Virgin Galactic's SpaceShipTwo crashes, killing co-pilot
Pilot suffered major injuries, spacecraft completely destroyed
A suborbital passenger spaceship being developed by Richard Branson's Virgin Galactic company crashed during a test flight on Friday at the Mojave Air and spaceport in California, killing one crew member and seriously injuring the other, officials said.
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The crash of the vehicle, undergoing its first powered test flight since January over the Mojave Desert, 150 kilometres north of Los Angeles, came days after another private space company, Orbital Sciences Corp, lost a rocket in an explosion moments after liftoff in Virginia.
Television footage of the Virgin Galactic crash site showed wreckage of the spacecraft lying in two large pieces on the ground, and the company said the spacecraft was destroyed. Kern County Sheriff Donny Youngblood said a debris field was spread over nearly two kilometres.
Ken Brown, a photographer who witnessed the crash, told The Associated Press the spacecraft blew apart shortly after being released from a carrier 'mother ship.'
One spaceship pilot was killed in the crash and his body was found in the wreckage, while the second pilot, who ejected and parachuted to the ground, survived with serious injuries, Youngblood said. The survivor was found nearly two kilometres from the main wreckage site, he said.
Both crew members were test pilots for Scaled Composites, the Northrop Gruman Corp subsidiary that designed and built the spacecraft for Virgin and lost three other employees in a July 2007 ground test accident during development of the ship's propulsion system.
Friday's crash occurred shortly after the craft, dubbed SpaceShipTwo, separated from the jet airplane that carried it aloft for its high-altitude launch, according to the Federal Aviation Administration.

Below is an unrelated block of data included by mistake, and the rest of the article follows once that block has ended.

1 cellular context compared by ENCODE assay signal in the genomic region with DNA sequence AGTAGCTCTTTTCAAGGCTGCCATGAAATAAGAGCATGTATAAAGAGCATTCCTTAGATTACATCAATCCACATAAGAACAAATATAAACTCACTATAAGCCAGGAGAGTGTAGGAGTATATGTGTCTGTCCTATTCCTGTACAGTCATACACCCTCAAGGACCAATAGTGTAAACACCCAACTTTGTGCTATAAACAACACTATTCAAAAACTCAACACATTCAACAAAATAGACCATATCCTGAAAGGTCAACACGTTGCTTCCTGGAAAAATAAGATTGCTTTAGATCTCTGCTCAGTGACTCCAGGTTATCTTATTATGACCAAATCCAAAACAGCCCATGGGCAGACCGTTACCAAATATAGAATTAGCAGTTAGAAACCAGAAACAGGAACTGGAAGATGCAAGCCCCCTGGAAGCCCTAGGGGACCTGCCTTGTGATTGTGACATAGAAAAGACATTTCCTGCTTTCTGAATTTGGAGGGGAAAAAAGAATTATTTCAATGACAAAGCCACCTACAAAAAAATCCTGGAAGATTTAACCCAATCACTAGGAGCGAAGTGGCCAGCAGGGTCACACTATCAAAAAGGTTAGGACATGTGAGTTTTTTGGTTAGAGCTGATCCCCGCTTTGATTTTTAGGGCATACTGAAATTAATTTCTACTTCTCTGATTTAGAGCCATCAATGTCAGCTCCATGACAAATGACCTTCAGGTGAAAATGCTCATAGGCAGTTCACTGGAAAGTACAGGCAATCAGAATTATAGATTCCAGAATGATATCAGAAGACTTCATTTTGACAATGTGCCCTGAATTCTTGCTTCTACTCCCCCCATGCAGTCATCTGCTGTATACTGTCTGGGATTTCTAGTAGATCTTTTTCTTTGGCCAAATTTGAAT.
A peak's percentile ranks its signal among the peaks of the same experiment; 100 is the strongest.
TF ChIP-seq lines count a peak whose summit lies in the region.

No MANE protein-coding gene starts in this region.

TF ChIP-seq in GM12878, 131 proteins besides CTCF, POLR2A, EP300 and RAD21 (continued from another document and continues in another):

Scaled Composites President Kevin Mickey told a news conference the ill-fated flight was the first using a new rocket fuel formula the company switched to in May. He said that formula "had been proven and tested on the ground" before Friday's test launch.
'Today was a tough day'
Stuart Witt, chief executive of the spaceport, said officials were not ready to "speculate on the cause" of the crash. The National Transportation Safety Board said it was sending one of its "go-teams" to investigate the accident.
Branson said via Twitter that he was on his way to Mojave following the crash. "Thoughts with all @virgingalactic & Scaled," he tweeted referring to the company, Scaled Composites, which designed and built the spacecraft for Virgin.
When Virgin Group licensed the technology from Microsoft co-founder Paul Allen, who funded about $26 million for SpaceShipTwo's predecessor craft, Branson envisioned operating flights by 2007. In interviews last month, he talked about the first flight being next spring with his son.
Branson released a statement Friday night saying it was "among the most difficult trips I have ever had to make" but that he wants to be "with the dedicated and hardworking people who are now in shock at this devastating loss."
"Space is hard — but worth it," Branson wrote. "We will persevere and move forward together."